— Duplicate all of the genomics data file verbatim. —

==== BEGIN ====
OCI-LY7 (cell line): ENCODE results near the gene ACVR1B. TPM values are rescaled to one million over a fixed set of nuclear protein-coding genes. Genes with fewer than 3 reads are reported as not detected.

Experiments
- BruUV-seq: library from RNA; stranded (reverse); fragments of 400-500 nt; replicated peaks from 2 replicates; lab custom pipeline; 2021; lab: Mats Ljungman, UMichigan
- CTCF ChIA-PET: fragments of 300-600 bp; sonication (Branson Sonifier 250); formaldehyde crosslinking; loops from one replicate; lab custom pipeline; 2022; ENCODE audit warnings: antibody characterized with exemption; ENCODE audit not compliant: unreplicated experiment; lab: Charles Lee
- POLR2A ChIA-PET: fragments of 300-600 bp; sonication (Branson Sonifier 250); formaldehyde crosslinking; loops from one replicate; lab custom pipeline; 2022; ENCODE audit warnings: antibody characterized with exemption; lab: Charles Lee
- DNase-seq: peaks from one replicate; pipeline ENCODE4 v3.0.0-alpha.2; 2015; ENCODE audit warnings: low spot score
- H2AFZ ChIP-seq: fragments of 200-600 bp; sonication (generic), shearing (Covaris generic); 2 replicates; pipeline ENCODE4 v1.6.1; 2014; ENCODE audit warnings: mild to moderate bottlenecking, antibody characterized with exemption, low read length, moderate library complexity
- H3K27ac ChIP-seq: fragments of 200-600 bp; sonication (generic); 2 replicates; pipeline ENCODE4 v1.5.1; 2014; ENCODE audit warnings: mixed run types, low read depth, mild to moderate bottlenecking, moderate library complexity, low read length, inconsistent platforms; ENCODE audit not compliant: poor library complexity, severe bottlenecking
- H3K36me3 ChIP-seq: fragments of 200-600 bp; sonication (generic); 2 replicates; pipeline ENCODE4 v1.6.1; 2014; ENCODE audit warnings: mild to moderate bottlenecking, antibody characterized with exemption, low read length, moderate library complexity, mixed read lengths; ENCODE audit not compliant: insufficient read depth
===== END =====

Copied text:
OCI-LY7 (cell line): ENCODE results near the gene ACVR1B. TPM values are rescaled to one million over a fixed set of nuclear protein-coding genes. Genes with fewer than 3 reads are reported as not detected.

Experiments
- BruUV-seq: library from RNA; stranded (reverse); fragments of 400-500 nt; replicated peaks from 2 replicates; lab custom pipeline; 2021; lab: Mats Ljungman, UMichigan
- CTCF ChIA-PET: fragments of 300-600 bp; sonication (Branson Sonifier 250); formaldehyde crosslinking; loops from one replicate; lab custom pipeline; 2022; ENCODE audit warnings: antibody characterized with exemption; ENCODE audit not compliant: unreplicated experiment; lab: Charles Lee
- POLR2A ChIA-PET: fragments of 300-600 bp; sonication (Branson Sonifier 250); formaldehyde crosslinking; loops from one replicate; lab custom pipeline; 2022; ENCODE audit warnings: antibody characterized with exemption; lab: Charles Lee
- DNase-seq: peaks from one replicate; pipeline ENCODE4 v3.0.0-alpha.2; 2015; ENCODE audit warnings: low spot score
- H2AFZ ChIP-seq: fragments of 200-600 bp; sonication (generic), shearing (Covaris generic); 2 replicates; pipeline ENCODE4 v1.6.1; 2014; ENCODE audit warnings: mild to moderate bottlenecking, antibody characterized with exemption, low read length, moderate library complexity
- H3K27ac ChIP-seq: fragments of 200-600 bp; sonication (generic); 2 replicates; pipeline ENCODE4 v1.5.1; 2014; ENCODE audit warnings: mixed run types, low read depth, mild to moderate bottlenecking, moderate library complexity, low read length, inconsistent platforms; ENCODE audit not compliant: poor library complexity, severe bottlenecking
- H3K36me3 ChIP-seq: fragments of 200-600 bp; sonication (generic); 2 replicates; pipeline ENCODE4 v1.6.1; 2014; ENCODE audit warnings: mild to moderate bottlenecking, antibody characterized with exemption, low read length, moderate library complexity, mixed read lengths; ENCODE audit not compliant: insufficient read depth